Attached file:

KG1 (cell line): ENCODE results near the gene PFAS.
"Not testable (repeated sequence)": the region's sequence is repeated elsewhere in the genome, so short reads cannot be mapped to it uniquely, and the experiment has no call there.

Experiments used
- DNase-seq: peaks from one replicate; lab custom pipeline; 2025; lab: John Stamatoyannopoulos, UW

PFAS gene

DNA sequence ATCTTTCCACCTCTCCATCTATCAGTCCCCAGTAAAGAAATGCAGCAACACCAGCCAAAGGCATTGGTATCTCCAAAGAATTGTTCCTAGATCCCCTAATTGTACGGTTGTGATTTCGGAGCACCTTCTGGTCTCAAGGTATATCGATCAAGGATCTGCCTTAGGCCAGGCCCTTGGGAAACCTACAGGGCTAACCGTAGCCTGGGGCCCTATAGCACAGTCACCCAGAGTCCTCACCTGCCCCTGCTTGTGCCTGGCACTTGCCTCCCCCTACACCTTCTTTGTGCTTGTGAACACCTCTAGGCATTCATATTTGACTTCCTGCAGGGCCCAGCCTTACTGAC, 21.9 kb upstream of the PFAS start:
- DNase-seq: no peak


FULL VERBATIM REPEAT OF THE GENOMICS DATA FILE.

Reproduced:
KG1 (cell line): ENCODE results near the gene PFAS.
"Not testable (repeated sequence)": the region's sequence is repeated elsewhere in the genome, so short reads cannot be mapped to it uniquely, and the experiment has no call there.

Experiments used
- DNase-seq: peaks from one replicate; lab custom pipeline; 2025; lab: John Stamatoyannopoulos, UW

PFAS gene

DNA sequence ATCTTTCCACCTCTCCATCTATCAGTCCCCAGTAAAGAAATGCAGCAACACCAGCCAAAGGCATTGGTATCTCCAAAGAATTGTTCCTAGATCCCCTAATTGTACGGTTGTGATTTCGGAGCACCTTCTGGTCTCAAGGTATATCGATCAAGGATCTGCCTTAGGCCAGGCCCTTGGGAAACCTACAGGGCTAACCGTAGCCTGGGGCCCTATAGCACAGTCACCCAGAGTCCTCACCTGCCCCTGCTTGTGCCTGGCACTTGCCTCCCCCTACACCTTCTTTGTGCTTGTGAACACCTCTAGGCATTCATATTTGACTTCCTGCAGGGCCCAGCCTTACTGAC, 21.9 kb upstream of the PFAS start:
- DNase-seq: no peak